Also among the records obtained by American Oversight and featured in the timeline are the call logs of top Justice Department officials from that day, as well as internal Secret Service security alerts and a Secret Service timeline of former Vice President Mike Pence’s movements. Many of those records were cited by the Washington Post in its Pulitzer Prize-winning report about the events leading up to, during, and after the Jan. 6 attack.
American Oversight later discovered through litigation that the Department of Defense and the Army had wiped the phones of top officials at the end of the Trump administration — including texts from Jan. 6. Those revelations in August came shortly after the Secret Service came under fire for also having deleted text messages from Jan. 6. Within days, the Pentagon publicly announced a new policy regarding the preservation of text messages and other information stored on mobile devices. The Department of Homeland Security, which houses the Secret Service, also announced it would stop wiping the phones of high-level officials without backing them up, and would launch a review of its record retainment practices.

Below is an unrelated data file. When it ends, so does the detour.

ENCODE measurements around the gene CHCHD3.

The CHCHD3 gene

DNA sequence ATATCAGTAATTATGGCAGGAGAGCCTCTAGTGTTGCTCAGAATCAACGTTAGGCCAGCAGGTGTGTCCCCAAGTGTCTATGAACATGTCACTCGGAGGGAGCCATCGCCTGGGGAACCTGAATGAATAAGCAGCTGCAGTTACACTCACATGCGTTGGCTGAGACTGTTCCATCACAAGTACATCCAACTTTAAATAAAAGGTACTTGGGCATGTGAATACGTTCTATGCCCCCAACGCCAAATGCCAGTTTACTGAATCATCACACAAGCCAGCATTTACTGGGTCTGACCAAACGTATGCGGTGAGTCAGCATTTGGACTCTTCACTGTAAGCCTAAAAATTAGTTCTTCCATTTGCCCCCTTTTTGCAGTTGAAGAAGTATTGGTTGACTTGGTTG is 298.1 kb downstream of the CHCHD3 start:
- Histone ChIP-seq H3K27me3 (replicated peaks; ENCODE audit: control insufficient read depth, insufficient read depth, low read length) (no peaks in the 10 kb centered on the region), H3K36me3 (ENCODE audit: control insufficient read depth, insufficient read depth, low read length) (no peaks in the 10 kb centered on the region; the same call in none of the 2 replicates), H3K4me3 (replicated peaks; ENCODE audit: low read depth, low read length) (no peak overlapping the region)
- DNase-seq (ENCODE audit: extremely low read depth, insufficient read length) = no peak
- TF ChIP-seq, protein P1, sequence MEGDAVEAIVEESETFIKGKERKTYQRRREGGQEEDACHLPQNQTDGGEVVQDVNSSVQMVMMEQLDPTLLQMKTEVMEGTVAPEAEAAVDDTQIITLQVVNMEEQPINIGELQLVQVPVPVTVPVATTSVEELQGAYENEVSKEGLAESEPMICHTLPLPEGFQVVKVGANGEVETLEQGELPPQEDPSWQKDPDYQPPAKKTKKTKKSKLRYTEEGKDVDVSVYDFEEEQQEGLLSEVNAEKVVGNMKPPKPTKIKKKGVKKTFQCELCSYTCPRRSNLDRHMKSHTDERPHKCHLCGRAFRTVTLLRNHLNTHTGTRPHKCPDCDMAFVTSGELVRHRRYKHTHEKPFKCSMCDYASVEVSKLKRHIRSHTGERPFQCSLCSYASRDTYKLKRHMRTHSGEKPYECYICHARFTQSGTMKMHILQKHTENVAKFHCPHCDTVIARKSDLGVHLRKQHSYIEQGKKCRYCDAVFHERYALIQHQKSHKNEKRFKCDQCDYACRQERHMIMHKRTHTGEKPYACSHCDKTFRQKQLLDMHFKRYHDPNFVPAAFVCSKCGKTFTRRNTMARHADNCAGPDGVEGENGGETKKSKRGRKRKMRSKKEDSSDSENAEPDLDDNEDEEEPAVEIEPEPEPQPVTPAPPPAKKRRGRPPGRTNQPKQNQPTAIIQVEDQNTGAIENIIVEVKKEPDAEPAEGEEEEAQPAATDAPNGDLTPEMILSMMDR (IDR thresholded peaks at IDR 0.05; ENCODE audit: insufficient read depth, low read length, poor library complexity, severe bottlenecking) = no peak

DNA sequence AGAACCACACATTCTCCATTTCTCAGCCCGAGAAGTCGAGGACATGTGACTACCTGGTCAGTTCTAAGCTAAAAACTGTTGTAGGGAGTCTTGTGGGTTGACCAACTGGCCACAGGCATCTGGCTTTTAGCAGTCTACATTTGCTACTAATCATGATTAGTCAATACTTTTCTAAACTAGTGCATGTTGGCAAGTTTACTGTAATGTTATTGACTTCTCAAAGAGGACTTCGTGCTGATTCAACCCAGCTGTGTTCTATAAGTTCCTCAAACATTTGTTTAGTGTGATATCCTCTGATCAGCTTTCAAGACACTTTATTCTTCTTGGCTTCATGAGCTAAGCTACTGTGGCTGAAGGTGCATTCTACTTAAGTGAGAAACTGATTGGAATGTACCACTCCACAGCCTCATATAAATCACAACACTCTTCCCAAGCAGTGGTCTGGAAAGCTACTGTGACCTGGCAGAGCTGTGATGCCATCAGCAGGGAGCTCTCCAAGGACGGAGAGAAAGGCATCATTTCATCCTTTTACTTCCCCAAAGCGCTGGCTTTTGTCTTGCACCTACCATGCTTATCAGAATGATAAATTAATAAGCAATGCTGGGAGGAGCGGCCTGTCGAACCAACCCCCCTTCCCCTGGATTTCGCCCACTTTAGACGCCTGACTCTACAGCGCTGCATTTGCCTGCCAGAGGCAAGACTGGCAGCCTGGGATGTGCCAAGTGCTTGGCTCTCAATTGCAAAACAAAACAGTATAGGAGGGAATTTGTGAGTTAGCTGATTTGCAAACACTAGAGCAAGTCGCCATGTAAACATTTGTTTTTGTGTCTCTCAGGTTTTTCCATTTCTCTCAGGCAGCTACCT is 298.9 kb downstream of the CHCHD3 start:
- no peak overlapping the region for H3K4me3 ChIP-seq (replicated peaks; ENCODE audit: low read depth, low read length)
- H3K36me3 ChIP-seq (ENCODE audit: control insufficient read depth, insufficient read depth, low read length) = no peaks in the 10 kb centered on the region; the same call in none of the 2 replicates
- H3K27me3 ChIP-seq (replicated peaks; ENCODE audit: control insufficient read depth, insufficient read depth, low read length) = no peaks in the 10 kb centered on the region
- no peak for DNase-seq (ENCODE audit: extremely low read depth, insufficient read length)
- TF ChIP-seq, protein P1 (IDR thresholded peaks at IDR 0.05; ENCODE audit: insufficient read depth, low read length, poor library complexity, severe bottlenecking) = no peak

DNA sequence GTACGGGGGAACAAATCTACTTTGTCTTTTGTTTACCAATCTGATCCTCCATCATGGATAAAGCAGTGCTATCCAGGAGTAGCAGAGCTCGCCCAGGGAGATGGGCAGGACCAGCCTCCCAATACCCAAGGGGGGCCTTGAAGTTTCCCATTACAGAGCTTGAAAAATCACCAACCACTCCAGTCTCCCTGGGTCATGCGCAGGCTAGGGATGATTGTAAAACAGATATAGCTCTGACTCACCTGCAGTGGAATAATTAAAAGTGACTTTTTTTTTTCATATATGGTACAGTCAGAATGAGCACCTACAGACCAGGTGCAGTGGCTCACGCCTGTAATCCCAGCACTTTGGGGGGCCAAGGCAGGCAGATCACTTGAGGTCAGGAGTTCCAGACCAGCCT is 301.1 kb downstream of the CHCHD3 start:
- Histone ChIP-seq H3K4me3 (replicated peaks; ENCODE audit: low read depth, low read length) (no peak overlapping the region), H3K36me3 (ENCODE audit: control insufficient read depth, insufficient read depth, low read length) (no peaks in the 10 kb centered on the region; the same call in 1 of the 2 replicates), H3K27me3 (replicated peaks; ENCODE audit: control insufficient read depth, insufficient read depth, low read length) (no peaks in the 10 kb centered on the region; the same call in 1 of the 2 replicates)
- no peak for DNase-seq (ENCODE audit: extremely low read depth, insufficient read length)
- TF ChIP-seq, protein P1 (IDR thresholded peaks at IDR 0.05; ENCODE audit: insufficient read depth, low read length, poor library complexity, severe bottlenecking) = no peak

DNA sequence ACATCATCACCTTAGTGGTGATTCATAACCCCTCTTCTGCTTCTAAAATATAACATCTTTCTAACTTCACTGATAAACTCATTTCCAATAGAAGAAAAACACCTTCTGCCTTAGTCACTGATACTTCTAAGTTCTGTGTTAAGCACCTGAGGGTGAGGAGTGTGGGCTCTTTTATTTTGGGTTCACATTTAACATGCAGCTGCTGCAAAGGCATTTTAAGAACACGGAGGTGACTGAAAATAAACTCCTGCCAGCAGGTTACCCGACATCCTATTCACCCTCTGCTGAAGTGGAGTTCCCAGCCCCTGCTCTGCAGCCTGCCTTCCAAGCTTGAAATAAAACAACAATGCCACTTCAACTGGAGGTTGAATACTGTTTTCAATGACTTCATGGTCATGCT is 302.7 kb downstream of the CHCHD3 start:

A major focus of the committee’s report is how Trump “unlawfully pressured state officials and legislators to change the results of the election in their states” and “oversaw” the coordinated, multi-state scheme to submit false slates of Trump-supporting electors to Congress and the National Archives.
American Oversight first obtained the fraudulent certificates in March 2021, which drew renewed attention in January 2022. The committee later issued subpoenas to 14 of the false electors. Records we obtained show that several of the false electors have been involved in partisan and problematic election investigations in several states — investigations that have served to perpetuate lies about election integrity and undermine faith in democracy.